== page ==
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Feeding Your Sprout (Before They’re A Sprout)


You guys! I heard some pretty exciting news last week!One of my most favorite people in the whole world is expecting a sweet little sprout in her life and I couldn’t be happier for her.  She was asking me some questions about what she should be eating, not eating, etc., which got me thinking…. I should do a post on prenatal nutrition!  You know, nurturing your little sprout when they are more like a seed… in your belly.  Really, providing your kiddo with a healthy diet begins before they are even around (i.e. before you even get pregnant) and is sooo important as they are growing (particularly inside your belly).  So let’s just talk about some prenatal nutrition tips that will hopefully be helpful whether you’re on your first kid or your fifth.

Calories

You’re pregnant! Congratulations! You get to eat for 2 for the next 9 months right?! Twice the french fries! Twice the chocolate cake! WRONG! This is a pretty common misconception and if you want to save yourself a lot of grief trying to lose weight AFTER giving birth, don’t do it.  In fact, the average person needs ZERO additional calories during the first trimester.  So, sorry to say, if you’re in your first 12 weeks of pregnancy, no extra chocolate cake for you.  During the second and third trimester you need about 300 extra calories per day to help that baby grow.  (To estimate your total calorie needs, take your weight (in pounds) and divide that by 2.2.  Multiply that by 30 and add 300.  Trust me, this is a legitimate scientific calculation. I can’t make this stuff up…)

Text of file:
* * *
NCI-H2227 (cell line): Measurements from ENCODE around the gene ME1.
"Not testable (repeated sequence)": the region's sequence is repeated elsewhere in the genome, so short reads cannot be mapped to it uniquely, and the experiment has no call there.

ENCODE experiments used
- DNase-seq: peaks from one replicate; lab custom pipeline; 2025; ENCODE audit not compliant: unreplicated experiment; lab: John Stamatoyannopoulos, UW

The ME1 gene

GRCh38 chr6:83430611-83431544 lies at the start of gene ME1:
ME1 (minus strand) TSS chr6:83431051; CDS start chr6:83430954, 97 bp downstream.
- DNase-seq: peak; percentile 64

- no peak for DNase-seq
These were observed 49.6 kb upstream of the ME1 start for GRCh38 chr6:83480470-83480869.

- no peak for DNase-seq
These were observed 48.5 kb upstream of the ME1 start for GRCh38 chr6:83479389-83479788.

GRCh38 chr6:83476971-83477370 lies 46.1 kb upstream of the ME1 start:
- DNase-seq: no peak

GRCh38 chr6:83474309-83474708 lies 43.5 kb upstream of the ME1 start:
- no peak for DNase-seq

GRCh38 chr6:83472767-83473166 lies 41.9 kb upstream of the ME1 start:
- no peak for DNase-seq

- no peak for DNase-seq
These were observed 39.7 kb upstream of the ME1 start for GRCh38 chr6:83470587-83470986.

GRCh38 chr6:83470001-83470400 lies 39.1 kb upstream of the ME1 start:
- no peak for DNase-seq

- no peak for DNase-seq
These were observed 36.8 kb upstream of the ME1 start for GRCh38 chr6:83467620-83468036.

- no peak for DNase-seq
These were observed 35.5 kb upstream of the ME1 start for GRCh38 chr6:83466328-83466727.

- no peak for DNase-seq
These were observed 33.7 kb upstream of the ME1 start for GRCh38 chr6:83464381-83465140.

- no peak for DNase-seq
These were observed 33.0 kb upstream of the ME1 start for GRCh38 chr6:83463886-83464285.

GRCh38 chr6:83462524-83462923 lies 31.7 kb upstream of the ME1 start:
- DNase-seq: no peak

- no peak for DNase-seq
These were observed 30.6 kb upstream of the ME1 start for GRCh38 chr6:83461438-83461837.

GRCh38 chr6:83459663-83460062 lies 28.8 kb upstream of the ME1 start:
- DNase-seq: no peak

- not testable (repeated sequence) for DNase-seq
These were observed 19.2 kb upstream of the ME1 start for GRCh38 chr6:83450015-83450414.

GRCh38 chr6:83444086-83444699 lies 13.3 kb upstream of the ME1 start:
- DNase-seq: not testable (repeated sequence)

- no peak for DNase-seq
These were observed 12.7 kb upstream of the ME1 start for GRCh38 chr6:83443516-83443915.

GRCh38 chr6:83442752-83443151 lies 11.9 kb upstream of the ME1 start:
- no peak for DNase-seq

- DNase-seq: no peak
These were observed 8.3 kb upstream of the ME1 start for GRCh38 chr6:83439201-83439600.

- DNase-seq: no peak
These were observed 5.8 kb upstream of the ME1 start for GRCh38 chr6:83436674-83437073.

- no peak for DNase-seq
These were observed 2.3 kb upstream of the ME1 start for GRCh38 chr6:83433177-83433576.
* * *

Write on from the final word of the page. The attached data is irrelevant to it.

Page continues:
What does 300 calories look like? Unfortunately for a starving pregnant woman, not much.  Adding 300 calories to your diet is basically the same as adding an extra snack.  Here are some ideas:FullSizeRender 2

  • a medium banana/apple and 2 Tablespoons peanut butter
  • 1 ½ cups lowfat cottage cheese and 1 cup strawberries
  • ½ cup of trail mix
  • about 15 crackers and 1 ounce of cheese;
  • ½ smashed avocado on 1 slice whole wheat bread
  • 1 container greek yogurt with ⅓ cup granola

I know these snacks don’t seem like much, but it’s just the right amount your little sprouting seed needs for those growth spurts in your belly.

Protein

Pregnant women need more protein.  I mean, you’re growing a little human!  They need muscles too! However, don’t start eating 16 ounce sirloins at every meal or guzzling protein shakes; too much protein can be just as detrimental to your baby as not enough protein.  Think moderation. The current recommendation for protein during pregnancy is between 75-100 grams/day (up to 25 grams more than for a non-pregnant woman).  Good sources of protein include meats, chicken, fish, eggs, beans (not the green garden variety), tofu, quinoa, and dairy.

Fat

Yes, fat is an important part of your diet to help your little seed grow.  Obviously, some fats are better than others and we want to get plenty of essential fatty acids (omega-3 [EPA and DHA] and omega-6) to help that little brain grow.  Sources include fish (see food safety below), flaxseed, canola, soybean and vegetable oils.  Not a fan of fish?  Be sure to get them in your prenatal (see below).  Here’s to hoping brain development in the womb leads to college scholarships outside the womb!